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Son with ADHD Switching to Private School
Q: My 12-year-old, who has ADHD and LD, had a tough first year in middle school. He was constantly acting up and not able to complete his homework. He also got in with a bunch of friends that thrived on being the tough guys. He had resource room help in school, which basically amounted to a personal secretary to chase him down to do work. Homework was a nightmare.
We're switching him to a private school with smaller classrooms and individual help if needed. They also require participation in sports. They are not mandated to provide special education services since they are not a public school. Do you feel the smaller classrooms and individual attention will help him to stay on track or are we in for the same troubles as last year? What can we do to help him have a successful school year in this new environment?
A: The smaller setting may help your son, but I think it is important to hook him into services at the beginning of the school year before he encounters any stumbling blocks. Middle school is a tough transition for many kids with LD/ADHD. This is the time when they are meeting with a variety of teachers for different subjects, each of whom has different demands and different tolerance levels for the student who may not follow the straight and narrow path. Long-term assignments become more common, with students having to plan and track a schedule to meet those demands. Loads of new information has to be integrated. Students are required to write more, do research, and respond at a higher level to classroom discussions and readings. It is going to be important that your son begin the year with a system in place to, at the very least, record and track homework and long-term assignments.
Try these steps to make the transition to a new school easier:
Contact his new school early and see if it has a study skills course for students. Many schools start this kind of support in fifth or sixth grades because they know that students have trouble mastering the levels of independence that are necessary at this time. You can also check summer school or community centers to see if they offer courses like this. Ask if there is a planner that students use regularly that can be checked by someone at home and at school to see if assignments are being recorded.
There are some excellent books and videos available that can make this transition easier. Have a look at Leslie Davis and Sandi Sirotowitz's book and video, Study Strategies Made Easy: A Practical Plan for School Success or Sandra Rief's How to Reach and Teach ADD/ADHD Children. Both offer excellent ideas for time management and organization skills.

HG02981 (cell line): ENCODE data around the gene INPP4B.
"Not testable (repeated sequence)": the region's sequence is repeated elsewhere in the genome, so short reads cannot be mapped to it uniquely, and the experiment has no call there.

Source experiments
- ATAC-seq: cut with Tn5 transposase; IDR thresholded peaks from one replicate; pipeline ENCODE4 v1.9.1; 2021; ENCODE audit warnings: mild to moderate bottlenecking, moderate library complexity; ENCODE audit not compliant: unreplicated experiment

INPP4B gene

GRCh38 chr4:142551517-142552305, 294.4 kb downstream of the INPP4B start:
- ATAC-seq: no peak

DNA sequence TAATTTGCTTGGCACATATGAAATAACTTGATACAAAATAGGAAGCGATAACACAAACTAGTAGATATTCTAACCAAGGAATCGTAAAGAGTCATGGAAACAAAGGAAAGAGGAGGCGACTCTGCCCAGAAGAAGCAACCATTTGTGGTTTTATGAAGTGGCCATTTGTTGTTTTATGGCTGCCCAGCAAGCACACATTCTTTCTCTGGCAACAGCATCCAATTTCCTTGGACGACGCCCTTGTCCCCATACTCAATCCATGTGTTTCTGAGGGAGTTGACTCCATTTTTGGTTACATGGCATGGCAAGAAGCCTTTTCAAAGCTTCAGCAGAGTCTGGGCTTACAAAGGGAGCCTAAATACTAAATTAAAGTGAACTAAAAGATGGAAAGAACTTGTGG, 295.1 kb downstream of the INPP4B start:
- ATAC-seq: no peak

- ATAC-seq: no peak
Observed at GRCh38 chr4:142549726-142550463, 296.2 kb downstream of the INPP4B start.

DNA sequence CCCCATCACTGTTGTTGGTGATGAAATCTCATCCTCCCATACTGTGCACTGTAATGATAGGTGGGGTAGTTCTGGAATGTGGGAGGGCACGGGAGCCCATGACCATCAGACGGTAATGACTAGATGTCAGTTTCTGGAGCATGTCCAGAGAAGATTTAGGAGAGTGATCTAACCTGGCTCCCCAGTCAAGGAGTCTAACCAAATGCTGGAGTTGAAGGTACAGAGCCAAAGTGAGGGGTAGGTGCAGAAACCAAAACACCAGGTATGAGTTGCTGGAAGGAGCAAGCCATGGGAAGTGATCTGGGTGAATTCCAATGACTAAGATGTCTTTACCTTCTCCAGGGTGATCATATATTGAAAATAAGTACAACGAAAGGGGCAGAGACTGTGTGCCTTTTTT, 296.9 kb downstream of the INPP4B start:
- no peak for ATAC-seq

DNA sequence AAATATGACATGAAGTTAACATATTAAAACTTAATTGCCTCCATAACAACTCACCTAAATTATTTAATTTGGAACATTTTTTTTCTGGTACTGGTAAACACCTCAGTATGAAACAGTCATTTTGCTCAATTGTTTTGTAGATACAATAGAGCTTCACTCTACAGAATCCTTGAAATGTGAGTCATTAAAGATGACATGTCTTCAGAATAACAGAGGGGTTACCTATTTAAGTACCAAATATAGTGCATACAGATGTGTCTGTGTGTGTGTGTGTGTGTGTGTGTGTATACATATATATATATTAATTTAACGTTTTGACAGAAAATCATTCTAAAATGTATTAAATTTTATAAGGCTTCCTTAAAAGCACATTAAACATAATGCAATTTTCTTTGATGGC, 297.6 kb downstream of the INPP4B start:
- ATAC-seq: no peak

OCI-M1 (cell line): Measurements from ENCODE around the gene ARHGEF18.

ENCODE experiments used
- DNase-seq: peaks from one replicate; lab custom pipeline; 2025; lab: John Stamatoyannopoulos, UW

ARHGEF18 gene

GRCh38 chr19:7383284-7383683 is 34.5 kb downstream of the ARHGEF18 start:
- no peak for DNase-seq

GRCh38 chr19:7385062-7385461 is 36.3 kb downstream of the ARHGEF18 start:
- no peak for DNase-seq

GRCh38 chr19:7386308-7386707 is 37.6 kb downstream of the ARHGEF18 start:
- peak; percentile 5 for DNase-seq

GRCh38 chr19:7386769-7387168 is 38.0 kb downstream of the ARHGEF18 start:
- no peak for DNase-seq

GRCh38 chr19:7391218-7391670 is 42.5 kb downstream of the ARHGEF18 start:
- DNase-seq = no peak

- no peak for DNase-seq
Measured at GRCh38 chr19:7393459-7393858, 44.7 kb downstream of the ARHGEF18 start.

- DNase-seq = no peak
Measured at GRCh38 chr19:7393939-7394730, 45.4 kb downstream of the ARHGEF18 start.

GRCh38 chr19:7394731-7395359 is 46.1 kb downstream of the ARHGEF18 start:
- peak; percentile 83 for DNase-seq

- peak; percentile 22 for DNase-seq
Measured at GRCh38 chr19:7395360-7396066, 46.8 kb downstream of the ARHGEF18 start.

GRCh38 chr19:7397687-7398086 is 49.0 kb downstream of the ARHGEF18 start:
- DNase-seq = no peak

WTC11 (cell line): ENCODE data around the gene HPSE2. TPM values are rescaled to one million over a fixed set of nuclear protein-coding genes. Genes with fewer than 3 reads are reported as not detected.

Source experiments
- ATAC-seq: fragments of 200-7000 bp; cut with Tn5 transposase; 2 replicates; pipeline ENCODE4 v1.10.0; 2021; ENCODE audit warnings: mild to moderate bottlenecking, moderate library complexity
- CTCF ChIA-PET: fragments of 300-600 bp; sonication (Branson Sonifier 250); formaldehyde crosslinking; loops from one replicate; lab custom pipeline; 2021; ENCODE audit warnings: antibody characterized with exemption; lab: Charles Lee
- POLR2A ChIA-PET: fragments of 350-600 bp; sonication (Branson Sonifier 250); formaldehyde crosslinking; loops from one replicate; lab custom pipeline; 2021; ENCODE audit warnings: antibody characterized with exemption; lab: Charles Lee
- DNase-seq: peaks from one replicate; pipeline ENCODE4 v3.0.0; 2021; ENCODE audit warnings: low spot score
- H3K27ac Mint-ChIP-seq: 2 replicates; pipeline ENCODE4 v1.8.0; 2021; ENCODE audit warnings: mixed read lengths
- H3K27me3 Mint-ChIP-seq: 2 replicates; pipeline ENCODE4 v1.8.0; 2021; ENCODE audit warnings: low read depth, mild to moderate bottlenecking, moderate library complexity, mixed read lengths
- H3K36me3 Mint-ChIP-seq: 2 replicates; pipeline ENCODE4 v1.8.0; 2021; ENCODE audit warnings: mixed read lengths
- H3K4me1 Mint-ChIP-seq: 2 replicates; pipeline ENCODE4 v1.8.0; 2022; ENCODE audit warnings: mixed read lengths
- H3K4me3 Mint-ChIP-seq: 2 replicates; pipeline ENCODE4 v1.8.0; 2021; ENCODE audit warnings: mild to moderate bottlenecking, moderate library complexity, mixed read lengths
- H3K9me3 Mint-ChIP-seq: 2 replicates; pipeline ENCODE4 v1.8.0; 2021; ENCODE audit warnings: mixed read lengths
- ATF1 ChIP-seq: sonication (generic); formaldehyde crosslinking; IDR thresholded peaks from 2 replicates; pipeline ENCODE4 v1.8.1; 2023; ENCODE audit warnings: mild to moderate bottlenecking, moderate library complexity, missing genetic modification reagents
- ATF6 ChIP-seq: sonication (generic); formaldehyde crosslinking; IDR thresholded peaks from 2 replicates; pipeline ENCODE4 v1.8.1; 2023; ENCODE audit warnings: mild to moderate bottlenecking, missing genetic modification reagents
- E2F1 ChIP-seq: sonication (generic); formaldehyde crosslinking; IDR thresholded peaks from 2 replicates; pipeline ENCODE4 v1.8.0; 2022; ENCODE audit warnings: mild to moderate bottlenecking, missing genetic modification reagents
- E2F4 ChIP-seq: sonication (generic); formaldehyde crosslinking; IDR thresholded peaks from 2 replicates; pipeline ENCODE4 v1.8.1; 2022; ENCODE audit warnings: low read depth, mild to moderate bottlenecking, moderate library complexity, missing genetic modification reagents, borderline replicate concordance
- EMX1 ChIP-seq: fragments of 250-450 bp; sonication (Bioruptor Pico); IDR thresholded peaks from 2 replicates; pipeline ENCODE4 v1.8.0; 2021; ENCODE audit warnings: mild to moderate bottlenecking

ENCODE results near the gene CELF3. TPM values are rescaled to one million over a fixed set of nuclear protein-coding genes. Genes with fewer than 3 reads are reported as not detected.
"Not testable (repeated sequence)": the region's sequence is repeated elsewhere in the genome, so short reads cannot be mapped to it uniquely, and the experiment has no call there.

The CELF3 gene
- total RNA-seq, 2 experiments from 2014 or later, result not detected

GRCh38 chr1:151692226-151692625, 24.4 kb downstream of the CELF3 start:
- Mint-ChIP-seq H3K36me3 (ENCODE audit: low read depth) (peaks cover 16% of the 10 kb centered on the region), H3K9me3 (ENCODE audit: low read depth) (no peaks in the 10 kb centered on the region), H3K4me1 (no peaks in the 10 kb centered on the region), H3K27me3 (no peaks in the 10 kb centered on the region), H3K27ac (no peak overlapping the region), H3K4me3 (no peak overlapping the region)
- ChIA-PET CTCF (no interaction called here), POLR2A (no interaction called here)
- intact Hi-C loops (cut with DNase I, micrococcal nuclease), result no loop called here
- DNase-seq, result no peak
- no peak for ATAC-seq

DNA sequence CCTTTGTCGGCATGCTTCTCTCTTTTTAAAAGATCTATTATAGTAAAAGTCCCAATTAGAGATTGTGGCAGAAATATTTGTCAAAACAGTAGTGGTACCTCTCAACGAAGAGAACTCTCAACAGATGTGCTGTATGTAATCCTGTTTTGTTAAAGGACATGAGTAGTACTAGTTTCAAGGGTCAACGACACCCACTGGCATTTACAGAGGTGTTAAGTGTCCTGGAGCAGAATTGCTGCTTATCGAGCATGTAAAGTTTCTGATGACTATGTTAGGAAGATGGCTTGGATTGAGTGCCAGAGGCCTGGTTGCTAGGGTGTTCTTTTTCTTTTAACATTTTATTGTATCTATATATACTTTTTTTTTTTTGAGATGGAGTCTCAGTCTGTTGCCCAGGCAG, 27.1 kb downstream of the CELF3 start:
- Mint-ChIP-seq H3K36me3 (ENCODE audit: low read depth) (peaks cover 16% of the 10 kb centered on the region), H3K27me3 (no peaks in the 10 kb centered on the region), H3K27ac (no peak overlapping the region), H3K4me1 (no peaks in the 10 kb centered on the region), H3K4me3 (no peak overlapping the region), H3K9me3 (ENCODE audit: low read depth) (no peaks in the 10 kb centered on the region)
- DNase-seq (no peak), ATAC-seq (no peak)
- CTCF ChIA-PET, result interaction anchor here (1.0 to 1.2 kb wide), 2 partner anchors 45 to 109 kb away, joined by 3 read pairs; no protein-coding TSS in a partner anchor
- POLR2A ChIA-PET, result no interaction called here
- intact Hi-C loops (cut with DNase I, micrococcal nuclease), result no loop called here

Meet with your son's teachers early so that they see that you are serious about your role as part of the team working together to support your child. Ask that you be informed as soon as any problems occur so that you can work together to nip them in the bud.
If your son is having difficulty doing his homework because he lacks the skills necessary to complete it successfully, it will be critical for you to make sure he has the support necessary to develop those skills. If his school does not offer the regular help of a learning specialist, then you will need to provide outside support for him. Call the toll-free number of the Learning Disabilities Association (1-888-300-6710) to see if there's a branch of this advocacy group in your community. They should have a list of recommended tutors. Many branches also hold regular meetings for parents to offer support and information. You can also try the Coordinated Campaign for Learning Disabilities at 1-888-GR8-MIND or the National Center for Learning Disabilities at 1-800-575-7373 for referrals.
The most important thing to remember during this transition is to be proactive and not just reactive. Your son will make a much easier transition if supports are put in place early and are modified or supplemented as the need occurs during the year.
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For more than 20 years, Eileen Marzola has worked with children and adults with learning disabilities and attention deficit disorders, and with their parents and teachers. She has been a regular education classroom teacher, a consultant teacher/resource teacher, an educational evaluator/diagnostician, and has also taught graduate students at the university level. Marzola is an adjunct assistant professor of education at Teachers College, Columbia University, and Hunter College of the City University of New York. She also maintains a private practice in the evaluation and teaching of children with learning disabilities and attention deficit disorders.